It is rumored that White women spent hours in their bathrooms, high from inhaling the fumes of their hairspray, and with cramps in their shoulders and biceps from trying to achieve the perfect metal-god height of hair.
Hey Ravishers! So, I have a joke for you! Did you guys hear the one about the White lady from Hungary* who traveled all the way to Africa to take pictures of seven African tribes near extinction, and then to bring awareness to their plight, she had a graphic designer morph a picture of her into variations of the African tribeswomen she photographed, and then...wait, wait... this is the good part...SHE PLACED HER PICTURE ALONGSIDE THE PICTURES OF THE ACTUAL WOMEN?
Hahaha! Isn’t that hilarious? Isn’t that asinine? Isn’t it sad that it’s not a joke and this really happened? Well, of course I just couldn’t let that slide. I tried really, really hard, but when my five seconds of contemplation were up, well, your girl had to go in.
Ravishers, I present to you: The Time I Morphed Myself Into White Women To Bring Awareness To Their Nearly Extinct Hairstyles.
My name is Adiba Nelson, I’m a 38 year old Black-Latina writer who lives in America and writes about injustices and disparities.
In my new work, I was inspired by the idea of transforming a natural photo of myself into seven different American White women hairstyles, with the help of Microsoft Paint. My inspiration came from my time spent watching a lot of television over the years, and seeing how popular hairstyles have come and gone. I became fully aware of the issues regarding a number of endangered types of White women’s hairstyles, and the speed at which they are fading away. These stunning portraits show how beauty has varied across the decades and prove that all of us are beautiful in a different way. They’re celebrating the stunning North American White women’s hairstyles that are at the brink of extinction.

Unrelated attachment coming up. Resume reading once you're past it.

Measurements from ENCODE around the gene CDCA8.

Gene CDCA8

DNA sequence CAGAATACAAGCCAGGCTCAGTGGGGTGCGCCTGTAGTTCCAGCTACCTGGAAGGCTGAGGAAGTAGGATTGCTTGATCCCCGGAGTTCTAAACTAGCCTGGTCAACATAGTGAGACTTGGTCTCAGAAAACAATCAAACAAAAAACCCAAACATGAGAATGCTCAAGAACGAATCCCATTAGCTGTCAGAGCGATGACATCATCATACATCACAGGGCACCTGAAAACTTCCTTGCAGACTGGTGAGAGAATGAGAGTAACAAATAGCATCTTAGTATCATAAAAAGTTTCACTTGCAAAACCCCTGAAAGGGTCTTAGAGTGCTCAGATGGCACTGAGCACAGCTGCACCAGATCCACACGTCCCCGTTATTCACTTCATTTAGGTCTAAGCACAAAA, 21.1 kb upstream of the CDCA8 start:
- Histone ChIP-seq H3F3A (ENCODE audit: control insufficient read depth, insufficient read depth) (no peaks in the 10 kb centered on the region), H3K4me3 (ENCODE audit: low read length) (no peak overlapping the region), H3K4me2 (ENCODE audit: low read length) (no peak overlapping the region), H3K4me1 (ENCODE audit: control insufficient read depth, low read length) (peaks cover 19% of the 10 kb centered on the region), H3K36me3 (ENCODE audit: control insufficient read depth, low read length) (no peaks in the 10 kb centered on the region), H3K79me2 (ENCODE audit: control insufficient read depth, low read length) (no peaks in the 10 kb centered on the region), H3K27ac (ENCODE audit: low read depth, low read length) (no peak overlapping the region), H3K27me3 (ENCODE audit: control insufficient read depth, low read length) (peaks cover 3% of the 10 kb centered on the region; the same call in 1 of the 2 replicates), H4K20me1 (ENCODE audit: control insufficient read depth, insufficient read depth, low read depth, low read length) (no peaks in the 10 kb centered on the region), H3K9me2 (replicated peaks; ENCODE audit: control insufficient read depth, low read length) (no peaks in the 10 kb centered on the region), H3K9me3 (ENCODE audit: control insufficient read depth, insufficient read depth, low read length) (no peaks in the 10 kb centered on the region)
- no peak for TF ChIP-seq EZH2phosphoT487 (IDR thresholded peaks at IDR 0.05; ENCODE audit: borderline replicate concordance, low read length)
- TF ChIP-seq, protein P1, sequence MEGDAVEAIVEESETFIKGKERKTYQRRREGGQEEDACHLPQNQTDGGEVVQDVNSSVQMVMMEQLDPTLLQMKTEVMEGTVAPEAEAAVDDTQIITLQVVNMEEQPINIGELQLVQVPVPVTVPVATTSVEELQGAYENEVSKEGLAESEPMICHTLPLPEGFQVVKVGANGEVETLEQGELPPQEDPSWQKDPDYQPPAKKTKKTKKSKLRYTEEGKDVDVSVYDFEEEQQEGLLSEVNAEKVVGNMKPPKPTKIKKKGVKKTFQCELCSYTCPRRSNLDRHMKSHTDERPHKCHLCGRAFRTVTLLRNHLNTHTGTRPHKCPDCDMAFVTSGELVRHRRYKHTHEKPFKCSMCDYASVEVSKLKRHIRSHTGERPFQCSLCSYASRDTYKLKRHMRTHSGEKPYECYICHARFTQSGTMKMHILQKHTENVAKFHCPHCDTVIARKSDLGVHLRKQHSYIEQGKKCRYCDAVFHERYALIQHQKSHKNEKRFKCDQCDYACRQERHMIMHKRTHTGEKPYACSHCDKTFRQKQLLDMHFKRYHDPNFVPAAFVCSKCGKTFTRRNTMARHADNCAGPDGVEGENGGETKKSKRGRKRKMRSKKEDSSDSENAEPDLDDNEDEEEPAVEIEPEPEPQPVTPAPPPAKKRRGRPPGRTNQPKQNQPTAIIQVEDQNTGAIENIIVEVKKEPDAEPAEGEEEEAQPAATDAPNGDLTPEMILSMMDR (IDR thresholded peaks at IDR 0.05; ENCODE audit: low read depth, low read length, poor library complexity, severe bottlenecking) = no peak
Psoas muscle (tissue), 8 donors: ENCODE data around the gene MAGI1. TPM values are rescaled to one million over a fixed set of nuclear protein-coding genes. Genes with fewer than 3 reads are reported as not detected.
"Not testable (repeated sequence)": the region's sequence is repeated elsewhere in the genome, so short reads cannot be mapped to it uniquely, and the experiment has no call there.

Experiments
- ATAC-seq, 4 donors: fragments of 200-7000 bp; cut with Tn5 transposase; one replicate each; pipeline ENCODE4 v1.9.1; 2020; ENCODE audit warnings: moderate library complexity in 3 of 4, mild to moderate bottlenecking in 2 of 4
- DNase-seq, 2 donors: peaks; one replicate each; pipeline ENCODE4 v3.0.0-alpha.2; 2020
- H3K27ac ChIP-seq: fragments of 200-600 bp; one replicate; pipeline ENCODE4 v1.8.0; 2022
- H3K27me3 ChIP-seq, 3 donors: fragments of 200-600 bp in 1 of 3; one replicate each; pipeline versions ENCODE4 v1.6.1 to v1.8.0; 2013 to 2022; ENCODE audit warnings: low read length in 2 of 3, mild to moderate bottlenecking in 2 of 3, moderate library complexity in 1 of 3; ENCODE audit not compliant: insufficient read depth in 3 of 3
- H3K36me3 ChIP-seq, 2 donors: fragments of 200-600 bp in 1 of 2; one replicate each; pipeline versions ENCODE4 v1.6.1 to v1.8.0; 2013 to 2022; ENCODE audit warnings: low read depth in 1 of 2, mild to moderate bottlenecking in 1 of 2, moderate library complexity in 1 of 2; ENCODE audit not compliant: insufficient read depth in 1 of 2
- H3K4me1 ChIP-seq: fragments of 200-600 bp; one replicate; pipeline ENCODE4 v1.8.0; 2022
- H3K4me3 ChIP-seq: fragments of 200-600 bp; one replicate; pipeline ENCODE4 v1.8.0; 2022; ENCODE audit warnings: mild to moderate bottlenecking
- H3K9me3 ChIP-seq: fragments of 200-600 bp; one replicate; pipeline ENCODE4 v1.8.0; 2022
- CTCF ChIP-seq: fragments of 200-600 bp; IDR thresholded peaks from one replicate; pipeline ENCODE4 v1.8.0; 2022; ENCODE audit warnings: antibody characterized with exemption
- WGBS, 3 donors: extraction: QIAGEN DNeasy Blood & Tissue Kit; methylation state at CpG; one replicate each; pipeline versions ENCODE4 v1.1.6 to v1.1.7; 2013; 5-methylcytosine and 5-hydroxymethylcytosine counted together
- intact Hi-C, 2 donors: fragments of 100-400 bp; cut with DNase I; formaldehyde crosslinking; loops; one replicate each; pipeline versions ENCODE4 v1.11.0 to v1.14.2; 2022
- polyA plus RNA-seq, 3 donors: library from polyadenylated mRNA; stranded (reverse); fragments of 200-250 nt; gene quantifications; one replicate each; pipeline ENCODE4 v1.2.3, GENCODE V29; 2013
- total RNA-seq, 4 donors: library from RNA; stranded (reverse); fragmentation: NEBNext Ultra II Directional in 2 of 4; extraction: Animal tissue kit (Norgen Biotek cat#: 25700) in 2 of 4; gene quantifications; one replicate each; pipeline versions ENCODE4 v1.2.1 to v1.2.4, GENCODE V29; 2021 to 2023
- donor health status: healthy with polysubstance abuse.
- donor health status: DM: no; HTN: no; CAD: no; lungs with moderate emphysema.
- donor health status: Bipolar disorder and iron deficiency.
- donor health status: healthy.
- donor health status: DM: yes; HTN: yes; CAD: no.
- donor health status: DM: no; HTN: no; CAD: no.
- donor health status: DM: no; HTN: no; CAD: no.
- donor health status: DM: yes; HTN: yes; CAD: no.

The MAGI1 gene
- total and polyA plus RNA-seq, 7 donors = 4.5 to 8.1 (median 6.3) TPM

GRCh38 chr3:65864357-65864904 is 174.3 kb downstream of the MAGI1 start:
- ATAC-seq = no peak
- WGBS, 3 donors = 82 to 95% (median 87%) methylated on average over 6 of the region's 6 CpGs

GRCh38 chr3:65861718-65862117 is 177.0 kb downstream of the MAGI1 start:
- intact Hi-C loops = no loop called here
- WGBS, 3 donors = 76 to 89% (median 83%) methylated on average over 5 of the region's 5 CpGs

'90s Hair — The Rachel
“The Rachel” was the hairstyle of the mid '90s. Short in front and with face-framing layers on the sides, this hairstyle stopped just at the shoulders, perfectly accentuating the wearer's decollete. White women stormed their hair salons, crying, screaming, and DEMANDING the Rachel. It truly was a beautiful hairstyle, but sadly, it slowly faded into the background of American hair culture. Rumor has it you can still find this hairstyle in some strip malls of the Midwest, but for the most part The Rachel has faded into extinction. I pull it off well, don’t ya think?
'80s Hair — The Slayer
Oh Slayer, what a staple you were for White women in the '80s. Big, ratty hair, teased as far right and as far left as humanly possible, bangs that reached to the heavens, and a copious (read: obscene) amount of Aqua Net aerosol hairspray. It is rumored that White women spent hours in their bathrooms, high from inhaling the fumes of their hairspray, and with cramps in their shoulders and biceps from trying to achieve the perfect metal-god height of hair. While the hole in our ozone is often attributed to this almost extinct hairstyle, it can still be found at Lords of Rock concerts in Missouri, Kentucky, some parts of Tennessee. It is these diehard Slayer hair loyalists that have managed to keep Aqua Net on the shelves of your local grocery store. I’m not sure the style suits me, though. What do you think?